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Kennedy Meeks is already Raptors 905’s beating heart

Bob Donnan-USA TODAY Sports

Following Raptors 905’s 112-109 win over the Westchester Knicks, there was a subtly upbeat vibe in the locker room. That was before Kennedy Meeks entered, or, more appropriately, burst in, instantly illuminating the room. Between shouting at those closest to the stereo system to crank the music, and the flawless rendition of J. Cole’s Revenge of the Dreamers he rapped into the accepting ear of 905 media relations czar Stefano Toniutti, it was easy to see where Meeks gets his reputation as the team’s progenitor of good times.

“Kennedy is a great guy,” said 905 guard Kaza Keane after the game. “He’s one of those guys that you love in your locker room. He creates a good atmosphere.”

“He’s the biggest kid we got,” added coach Jerry Stackhouse. “He loves to have fun. But when he’s in between those lines, he can focus and get serious. And he knows how to put the ball in the basket as well.”

Ultimately it’s the latter part of Stack’s description of Meeks that will drive his career forward. With his start to the season with the 905, he’s putting himself in position to bounce back nicely from the disappointment of not making the Raptors main roster out of training camp. His performance against Westchester, under the ear-piercing screams of 4,000 Mississauga school kids, might have been his best pro game yet.

Meeks moved to the bench after starting the 905’s opener. On its surface, the new role looks like a demotion. In actuality, it’s a decision Stackhouse says he’s made with the most important minutes of the game in mind. Stack’s rationale: by using the raw seven-footer Andre Washington as something of a ceremonial starter, Meeks — who averages 4.9 fouls per 36 minutes — can be spared early, chintzy fouls that might keep him out of the game’s most pivotal moments.

The strategy worked well in Tuesday’s win. Washington played just seven minutes — all in the first half — while Meeks put in 33 minutes of work, started the third quarter in Washington’s place, and posted a season-high 18 points with seven rebounds, two assists and pair of blocks.

It’s a high note for Meeks to go out on, as news broke before the game that he’s been called up to play for Team USA in the first round of FIBA World Cup qualifiers. Camp starts Friday. For Meeks, it’s a chance for to showcase his growth as a player and athlete; in an ideal world, the call-up will add Meeks to the list of 905 alums to parlay his G-League experience into an NBA deal.

“(I want to) show those guys first of all that I deserve to be in the NBA,” said Meeks on what he wants to bring to camp in Greensboro, N.C. “Show that I’m in a lot better shape than I was before, the last time they saw me.”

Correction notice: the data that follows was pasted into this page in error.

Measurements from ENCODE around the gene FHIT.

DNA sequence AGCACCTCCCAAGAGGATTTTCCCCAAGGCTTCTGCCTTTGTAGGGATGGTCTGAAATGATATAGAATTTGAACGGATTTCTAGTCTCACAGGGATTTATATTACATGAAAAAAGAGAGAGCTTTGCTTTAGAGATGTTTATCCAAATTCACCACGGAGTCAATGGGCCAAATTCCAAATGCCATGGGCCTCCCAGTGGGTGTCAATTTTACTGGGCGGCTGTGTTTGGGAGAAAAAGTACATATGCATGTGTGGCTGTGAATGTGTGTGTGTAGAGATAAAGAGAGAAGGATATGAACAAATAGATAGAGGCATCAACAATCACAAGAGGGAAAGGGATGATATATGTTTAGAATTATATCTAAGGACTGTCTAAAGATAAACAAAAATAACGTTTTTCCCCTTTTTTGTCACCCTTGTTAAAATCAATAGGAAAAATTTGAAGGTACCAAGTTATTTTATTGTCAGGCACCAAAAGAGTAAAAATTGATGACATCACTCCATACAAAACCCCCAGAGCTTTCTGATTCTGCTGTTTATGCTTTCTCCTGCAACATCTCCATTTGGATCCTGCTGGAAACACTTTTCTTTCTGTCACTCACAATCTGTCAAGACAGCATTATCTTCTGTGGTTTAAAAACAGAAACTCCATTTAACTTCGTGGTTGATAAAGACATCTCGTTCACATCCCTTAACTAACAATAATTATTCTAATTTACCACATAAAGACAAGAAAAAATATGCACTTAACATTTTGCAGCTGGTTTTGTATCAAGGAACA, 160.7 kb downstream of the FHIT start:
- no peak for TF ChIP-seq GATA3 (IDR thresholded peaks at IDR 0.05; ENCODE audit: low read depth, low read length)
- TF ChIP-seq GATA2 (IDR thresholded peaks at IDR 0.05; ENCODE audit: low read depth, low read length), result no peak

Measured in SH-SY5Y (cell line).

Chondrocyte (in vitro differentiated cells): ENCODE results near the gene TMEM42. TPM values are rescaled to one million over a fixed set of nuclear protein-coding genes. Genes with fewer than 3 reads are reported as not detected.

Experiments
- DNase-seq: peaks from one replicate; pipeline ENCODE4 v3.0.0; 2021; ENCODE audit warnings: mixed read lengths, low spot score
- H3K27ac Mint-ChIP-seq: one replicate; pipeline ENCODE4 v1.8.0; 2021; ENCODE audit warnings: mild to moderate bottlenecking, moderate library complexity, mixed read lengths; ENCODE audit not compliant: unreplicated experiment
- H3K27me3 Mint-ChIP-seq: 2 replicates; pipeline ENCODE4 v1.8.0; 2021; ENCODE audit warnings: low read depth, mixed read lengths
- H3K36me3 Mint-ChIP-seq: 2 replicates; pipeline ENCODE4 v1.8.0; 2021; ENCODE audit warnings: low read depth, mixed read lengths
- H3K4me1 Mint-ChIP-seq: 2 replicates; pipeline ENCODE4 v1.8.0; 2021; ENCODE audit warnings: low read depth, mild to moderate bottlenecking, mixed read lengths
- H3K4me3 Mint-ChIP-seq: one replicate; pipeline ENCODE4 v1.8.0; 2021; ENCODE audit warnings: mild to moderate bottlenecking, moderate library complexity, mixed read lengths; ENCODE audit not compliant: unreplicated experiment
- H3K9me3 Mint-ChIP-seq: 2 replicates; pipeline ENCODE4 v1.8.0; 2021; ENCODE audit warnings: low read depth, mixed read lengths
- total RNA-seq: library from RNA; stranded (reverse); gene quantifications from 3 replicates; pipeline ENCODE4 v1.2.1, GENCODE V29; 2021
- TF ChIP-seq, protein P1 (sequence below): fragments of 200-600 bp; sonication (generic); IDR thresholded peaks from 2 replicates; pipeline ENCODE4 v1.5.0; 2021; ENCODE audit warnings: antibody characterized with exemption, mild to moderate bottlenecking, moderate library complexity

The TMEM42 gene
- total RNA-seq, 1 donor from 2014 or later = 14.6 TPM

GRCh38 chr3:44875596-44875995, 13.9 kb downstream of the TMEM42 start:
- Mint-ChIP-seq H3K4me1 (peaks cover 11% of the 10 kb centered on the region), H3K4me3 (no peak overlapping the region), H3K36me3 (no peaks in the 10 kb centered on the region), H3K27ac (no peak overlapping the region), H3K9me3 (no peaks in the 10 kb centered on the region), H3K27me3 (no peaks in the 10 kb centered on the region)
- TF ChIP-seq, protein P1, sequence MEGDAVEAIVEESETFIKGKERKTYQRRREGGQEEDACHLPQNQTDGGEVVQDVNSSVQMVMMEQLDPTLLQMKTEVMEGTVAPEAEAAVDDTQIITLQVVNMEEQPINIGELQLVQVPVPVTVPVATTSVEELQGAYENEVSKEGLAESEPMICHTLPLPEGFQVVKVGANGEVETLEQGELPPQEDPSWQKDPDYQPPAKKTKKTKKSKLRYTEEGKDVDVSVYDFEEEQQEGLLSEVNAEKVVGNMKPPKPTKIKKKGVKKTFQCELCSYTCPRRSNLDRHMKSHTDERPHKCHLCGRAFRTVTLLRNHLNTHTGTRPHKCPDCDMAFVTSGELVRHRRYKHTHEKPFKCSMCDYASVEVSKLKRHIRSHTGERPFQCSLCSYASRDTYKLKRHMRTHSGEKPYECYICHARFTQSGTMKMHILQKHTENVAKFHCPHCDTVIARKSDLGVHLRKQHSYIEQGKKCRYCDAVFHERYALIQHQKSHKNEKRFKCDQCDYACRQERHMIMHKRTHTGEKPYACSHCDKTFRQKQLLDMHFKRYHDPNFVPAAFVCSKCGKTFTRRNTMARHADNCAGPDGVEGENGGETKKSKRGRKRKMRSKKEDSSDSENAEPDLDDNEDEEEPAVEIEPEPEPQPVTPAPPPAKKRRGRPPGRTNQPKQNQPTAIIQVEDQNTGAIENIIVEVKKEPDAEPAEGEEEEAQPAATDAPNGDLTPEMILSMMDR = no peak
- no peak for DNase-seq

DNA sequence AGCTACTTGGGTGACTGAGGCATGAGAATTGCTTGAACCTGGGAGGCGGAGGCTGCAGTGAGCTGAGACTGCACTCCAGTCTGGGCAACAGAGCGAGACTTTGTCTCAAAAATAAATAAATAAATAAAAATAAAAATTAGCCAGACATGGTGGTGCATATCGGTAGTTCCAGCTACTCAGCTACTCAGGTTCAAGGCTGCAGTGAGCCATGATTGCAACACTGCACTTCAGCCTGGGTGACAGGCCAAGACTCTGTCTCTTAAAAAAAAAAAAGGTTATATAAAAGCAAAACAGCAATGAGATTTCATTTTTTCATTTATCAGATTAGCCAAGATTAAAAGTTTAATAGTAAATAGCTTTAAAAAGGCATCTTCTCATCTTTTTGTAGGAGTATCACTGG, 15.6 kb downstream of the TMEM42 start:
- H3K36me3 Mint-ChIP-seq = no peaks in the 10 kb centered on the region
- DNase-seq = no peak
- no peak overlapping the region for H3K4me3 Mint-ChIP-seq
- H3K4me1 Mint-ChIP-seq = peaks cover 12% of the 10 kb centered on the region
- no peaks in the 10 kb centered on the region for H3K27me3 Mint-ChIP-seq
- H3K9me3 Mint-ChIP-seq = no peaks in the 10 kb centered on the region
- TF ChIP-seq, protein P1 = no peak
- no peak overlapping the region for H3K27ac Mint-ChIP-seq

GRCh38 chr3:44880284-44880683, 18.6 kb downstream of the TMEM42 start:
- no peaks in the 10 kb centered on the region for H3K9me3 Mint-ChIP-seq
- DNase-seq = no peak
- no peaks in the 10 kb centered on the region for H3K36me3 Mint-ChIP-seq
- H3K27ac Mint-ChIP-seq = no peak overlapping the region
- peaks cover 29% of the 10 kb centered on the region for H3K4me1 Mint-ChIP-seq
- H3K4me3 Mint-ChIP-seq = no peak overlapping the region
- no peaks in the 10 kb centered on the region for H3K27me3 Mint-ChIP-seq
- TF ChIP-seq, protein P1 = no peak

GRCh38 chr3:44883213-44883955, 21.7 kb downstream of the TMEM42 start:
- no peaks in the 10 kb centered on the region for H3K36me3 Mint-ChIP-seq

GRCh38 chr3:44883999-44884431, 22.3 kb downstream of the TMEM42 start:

Meeks’ doesn’t have a skill set that’s particularly en vogue in today’s game. His 6’10, 277-pound frame isn’t the easiest to transport from place to place on the court. After attempting just one three-pointer in his entire four-year college career at UNC, Meeks has yet to convert on three tries in the G-League. For a team like the 905, who have routinely run out Bruno Caboclo as a small-ball five this year, Meeks’ not-so-stretchy game can be a tricky fit.

But as a guy like Jakob Poeltl has shown with the big club this season, there’s room for heady, traditional bigs with soft hands, even as basketball’s elite venture further away from the paint. In his season-best showing against Westchester, Meeks flashed the wits and touch that could one day be his key to an NBA job.

“I think has far as relocating when the guards drive, finding open spots, I think I do well,” said Meeks when asked what he thinks his best offensive skill is; at least three of his buckets on Tuesday were produced by stealthily making himself open for dump-offs from Keane and Lorenzo Brown.

Raptors 905 are going to miss Meeks’ crafty moves around the rim while he’s on national duty for the next two weeks. Outside of the extremely raw Washington, Meeks is the one traditional centre on the roster. Stackhouse will manage, as he has through the endless roster churn he’s dealt with during his time as a G-League head coach. Caboclo is currently balling to the tune of 17.5 points, 6.5 boards and a sopping wet 58.8 percent clip from outside. Today’s signing of Kuran Iverson should help fill the gap, too.

Tougher to replace will be Meeks’ magnetic personality, but he’s confident the chemistry the team has already forged will hold up while he takes his bar-dropping talents to Team USA’s locker room.

“Those guys all have a great sense of humour … we’re a close group, believe it or not. We’ve only been together for a month and a half, two months, but it feels like we’ve been together for five years,” said Meeks. “I think we all trust each other, so when you have that chemistry, the sky’s the limit for us — no matter if I’m here or not, no matter who leaves, we’ve got somebody to come and step up.”

In a league where the only constant is that nothing is ever constant, finding quick cohesion is a legit accomplishment. In Meeks’ absence, Raptors 905 will learn exactly how vital he’s been to the jelling process.

 

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Podcast host and writer for Locked on Raptors, Raptors HQ and Hoop Talks Live. Terrence Ross believer. On Twitter @WoodleySean. It's 10 grown men playing with a ball -- let's have some fun with it.

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